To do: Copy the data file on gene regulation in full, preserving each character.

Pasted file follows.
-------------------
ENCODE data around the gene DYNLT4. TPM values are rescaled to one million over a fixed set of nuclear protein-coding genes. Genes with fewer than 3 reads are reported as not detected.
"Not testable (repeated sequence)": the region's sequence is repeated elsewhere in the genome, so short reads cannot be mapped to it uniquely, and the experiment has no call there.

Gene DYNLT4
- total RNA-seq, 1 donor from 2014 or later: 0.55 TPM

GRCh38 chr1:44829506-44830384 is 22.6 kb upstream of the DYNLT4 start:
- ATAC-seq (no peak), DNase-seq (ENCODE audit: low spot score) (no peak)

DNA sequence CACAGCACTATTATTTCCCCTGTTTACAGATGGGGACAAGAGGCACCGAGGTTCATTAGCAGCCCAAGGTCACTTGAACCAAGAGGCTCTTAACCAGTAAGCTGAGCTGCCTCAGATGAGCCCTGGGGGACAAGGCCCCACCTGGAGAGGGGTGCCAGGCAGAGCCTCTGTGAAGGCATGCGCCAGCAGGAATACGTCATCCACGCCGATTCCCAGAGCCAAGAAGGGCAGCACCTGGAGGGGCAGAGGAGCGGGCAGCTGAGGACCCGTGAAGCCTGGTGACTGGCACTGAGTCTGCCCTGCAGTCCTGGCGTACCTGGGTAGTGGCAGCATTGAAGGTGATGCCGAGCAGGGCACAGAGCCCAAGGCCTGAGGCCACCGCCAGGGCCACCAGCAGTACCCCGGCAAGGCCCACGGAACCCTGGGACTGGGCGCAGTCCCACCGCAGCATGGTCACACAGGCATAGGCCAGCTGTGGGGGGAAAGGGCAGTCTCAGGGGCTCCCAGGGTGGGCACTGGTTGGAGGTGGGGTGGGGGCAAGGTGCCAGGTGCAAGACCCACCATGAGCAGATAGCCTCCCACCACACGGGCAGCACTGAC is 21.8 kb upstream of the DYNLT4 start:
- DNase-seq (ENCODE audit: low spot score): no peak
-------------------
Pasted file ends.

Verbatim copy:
ENCODE data around the gene DYNLT4. TPM values are rescaled to one million over a fixed set of nuclear protein-coding genes. Genes with fewer than 3 reads are reported as not detected.
"Not testable (repeated sequence)": the region's sequence is repeated elsewhere in the genome, so short reads cannot be mapped to it uniquely, and the experiment has no call there.

Gene DYNLT4
- total RNA-seq, 1 donor from 2014 or later: 0.55 TPM

GRCh38 chr1:44829506-44830384 is 22.6 kb upstream of the DYNLT4 start:
- ATAC-seq (no peak), DNase-seq (ENCODE audit: low spot score) (no peak)

DNA sequence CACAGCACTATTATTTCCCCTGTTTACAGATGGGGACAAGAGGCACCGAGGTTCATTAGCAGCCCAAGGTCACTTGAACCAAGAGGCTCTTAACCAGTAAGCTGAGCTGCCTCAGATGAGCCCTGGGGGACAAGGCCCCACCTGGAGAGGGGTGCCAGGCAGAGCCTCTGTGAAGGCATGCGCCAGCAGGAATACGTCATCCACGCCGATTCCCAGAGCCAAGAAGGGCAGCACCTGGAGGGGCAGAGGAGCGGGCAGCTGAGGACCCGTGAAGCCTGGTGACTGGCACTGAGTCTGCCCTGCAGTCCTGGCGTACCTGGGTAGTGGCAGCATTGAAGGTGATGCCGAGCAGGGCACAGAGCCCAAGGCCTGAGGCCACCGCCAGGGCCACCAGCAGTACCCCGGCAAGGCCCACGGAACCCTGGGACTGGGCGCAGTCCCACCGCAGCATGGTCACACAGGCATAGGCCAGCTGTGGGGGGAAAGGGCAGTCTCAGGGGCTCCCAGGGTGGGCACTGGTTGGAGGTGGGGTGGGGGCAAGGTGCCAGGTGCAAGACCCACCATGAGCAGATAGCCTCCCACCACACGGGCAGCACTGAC is 21.8 kb upstream of the DYNLT4 start:
- DNase-seq (ENCODE audit: low spot score): no peak